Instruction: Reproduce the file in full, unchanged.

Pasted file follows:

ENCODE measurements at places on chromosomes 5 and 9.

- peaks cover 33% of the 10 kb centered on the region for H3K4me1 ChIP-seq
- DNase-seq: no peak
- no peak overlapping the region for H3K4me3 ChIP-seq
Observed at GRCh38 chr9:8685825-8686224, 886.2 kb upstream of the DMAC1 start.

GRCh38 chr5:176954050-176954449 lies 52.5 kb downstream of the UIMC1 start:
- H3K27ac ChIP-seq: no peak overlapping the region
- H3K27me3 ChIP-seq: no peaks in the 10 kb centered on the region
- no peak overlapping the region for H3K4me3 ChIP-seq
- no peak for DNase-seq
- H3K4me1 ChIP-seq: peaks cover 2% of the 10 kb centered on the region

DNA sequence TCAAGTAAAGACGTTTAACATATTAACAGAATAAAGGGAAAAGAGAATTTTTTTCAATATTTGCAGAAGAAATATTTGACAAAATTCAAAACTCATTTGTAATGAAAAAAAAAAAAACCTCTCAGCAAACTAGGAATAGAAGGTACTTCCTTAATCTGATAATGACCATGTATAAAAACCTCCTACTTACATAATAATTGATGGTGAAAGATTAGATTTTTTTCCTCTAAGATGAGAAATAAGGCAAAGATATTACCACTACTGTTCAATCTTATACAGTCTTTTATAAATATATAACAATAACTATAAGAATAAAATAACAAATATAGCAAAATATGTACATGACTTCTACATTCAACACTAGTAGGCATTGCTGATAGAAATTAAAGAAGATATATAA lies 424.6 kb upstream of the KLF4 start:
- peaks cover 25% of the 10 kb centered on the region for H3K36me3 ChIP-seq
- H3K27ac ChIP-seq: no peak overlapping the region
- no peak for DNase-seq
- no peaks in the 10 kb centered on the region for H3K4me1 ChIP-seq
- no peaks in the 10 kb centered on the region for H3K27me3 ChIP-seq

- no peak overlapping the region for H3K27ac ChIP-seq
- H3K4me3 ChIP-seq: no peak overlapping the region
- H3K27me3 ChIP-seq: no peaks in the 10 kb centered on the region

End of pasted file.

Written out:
ENCODE measurements at places on chromosomes 5 and 9.

- peaks cover 33% of the 10 kb centered on the region for H3K4me1 ChIP-seq
- DNase-seq: no peak
- no peak overlapping the region for H3K4me3 ChIP-seq
Observed at GRCh38 chr9:8685825-8686224, 886.2 kb upstream of the DMAC1 start.

GRCh38 chr5:176954050-176954449 lies 52.5 kb downstream of the UIMC1 start:
- H3K27ac ChIP-seq: no peak overlapping the region
- H3K27me3 ChIP-seq: no peaks in the 10 kb centered on the region
- no peak overlapping the region for H3K4me3 ChIP-seq
- no peak for DNase-seq
- H3K4me1 ChIP-seq: peaks cover 2% of the 10 kb centered on the region

DNA sequence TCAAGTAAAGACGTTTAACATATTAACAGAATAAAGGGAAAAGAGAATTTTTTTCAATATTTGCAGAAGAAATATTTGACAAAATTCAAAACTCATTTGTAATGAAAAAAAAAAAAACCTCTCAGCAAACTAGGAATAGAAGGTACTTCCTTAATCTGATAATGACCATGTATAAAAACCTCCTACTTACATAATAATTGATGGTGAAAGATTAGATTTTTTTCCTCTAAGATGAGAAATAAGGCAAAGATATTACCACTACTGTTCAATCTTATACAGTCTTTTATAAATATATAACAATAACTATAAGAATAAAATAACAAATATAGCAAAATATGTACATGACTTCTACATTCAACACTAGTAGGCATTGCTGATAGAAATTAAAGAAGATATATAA lies 424.6 kb upstream of the KLF4 start:
- peaks cover 25% of the 10 kb centered on the region for H3K36me3 ChIP-seq
- H3K27ac ChIP-seq: no peak overlapping the region
- no peak for DNase-seq
- no peaks in the 10 kb centered on the region for H3K4me1 ChIP-seq
- no peaks in the 10 kb centered on the region for H3K27me3 ChIP-seq

- no peak overlapping the region for H3K27ac ChIP-seq
- H3K4me3 ChIP-seq: no peak overlapping the region
- H3K27me3 ChIP-seq: no peaks in the 10 kb centered on the region